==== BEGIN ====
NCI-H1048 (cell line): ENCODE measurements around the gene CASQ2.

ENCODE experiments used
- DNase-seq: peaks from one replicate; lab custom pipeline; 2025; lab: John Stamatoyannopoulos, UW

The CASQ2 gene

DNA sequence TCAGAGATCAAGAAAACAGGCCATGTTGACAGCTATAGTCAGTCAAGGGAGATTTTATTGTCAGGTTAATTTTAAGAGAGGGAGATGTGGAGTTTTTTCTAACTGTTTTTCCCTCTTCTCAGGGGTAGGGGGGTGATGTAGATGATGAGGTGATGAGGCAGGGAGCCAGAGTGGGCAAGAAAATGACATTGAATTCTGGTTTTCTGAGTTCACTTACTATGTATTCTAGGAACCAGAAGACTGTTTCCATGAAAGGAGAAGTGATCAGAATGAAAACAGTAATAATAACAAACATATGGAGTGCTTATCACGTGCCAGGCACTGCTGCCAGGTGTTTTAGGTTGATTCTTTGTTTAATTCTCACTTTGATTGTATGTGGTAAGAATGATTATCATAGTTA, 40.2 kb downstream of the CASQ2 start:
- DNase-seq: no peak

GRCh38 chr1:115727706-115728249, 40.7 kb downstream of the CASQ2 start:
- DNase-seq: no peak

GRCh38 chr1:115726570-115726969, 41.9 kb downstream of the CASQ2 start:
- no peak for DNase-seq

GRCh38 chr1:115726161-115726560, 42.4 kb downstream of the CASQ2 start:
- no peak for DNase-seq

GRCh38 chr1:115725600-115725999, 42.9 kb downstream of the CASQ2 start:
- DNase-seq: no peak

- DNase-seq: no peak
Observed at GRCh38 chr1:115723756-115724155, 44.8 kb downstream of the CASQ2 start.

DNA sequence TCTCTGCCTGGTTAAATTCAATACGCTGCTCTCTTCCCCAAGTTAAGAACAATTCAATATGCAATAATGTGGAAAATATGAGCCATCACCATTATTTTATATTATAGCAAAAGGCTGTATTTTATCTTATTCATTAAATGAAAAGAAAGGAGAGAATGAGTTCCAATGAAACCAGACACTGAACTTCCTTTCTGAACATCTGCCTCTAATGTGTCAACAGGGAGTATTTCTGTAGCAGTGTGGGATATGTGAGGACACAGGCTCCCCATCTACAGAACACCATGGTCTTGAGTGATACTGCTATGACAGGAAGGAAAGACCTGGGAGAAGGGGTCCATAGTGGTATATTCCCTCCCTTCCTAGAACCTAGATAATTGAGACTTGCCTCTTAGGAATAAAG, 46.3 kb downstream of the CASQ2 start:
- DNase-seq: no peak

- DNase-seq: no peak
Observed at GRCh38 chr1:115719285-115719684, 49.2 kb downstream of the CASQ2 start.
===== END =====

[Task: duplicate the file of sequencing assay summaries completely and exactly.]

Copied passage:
NCI-H1048 (cell line): ENCODE measurements around the gene CASQ2.

ENCODE experiments used
- DNase-seq: peaks from one replicate; lab custom pipeline; 2025; lab: John Stamatoyannopoulos, UW

The CASQ2 gene

DNA sequence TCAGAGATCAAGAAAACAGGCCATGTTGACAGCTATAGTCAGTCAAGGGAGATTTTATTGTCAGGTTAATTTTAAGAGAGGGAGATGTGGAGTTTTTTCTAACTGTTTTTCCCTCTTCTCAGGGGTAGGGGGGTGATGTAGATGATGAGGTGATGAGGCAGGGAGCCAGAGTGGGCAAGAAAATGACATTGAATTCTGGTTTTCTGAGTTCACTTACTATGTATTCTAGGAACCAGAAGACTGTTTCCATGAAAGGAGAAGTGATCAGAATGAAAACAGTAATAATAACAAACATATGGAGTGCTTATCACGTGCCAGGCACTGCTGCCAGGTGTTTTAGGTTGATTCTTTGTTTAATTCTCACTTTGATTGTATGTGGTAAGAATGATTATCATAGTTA, 40.2 kb downstream of the CASQ2 start:
- DNase-seq: no peak

GRCh38 chr1:115727706-115728249, 40.7 kb downstream of the CASQ2 start:
- DNase-seq: no peak

GRCh38 chr1:115726570-115726969, 41.9 kb downstream of the CASQ2 start:
- no peak for DNase-seq

GRCh38 chr1:115726161-115726560, 42.4 kb downstream of the CASQ2 start:
- no peak for DNase-seq

GRCh38 chr1:115725600-115725999, 42.9 kb downstream of the CASQ2 start:
- DNase-seq: no peak

- DNase-seq: no peak
Observed at GRCh38 chr1:115723756-115724155, 44.8 kb downstream of the CASQ2 start.

DNA sequence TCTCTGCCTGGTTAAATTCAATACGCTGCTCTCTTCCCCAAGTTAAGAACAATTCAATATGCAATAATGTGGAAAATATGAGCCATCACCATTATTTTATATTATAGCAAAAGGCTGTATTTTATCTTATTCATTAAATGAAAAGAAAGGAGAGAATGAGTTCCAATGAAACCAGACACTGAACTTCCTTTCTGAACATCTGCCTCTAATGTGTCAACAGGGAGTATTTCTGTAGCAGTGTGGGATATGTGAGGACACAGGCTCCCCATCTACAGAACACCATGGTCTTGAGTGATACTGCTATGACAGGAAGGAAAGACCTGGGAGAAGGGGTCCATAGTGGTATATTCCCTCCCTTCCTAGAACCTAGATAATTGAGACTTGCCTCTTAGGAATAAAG, 46.3 kb downstream of the CASQ2 start:
- DNase-seq: no peak

- DNase-seq: no peak
Observed at GRCh38 chr1:115719285-115719684, 49.2 kb downstream of the CASQ2 start.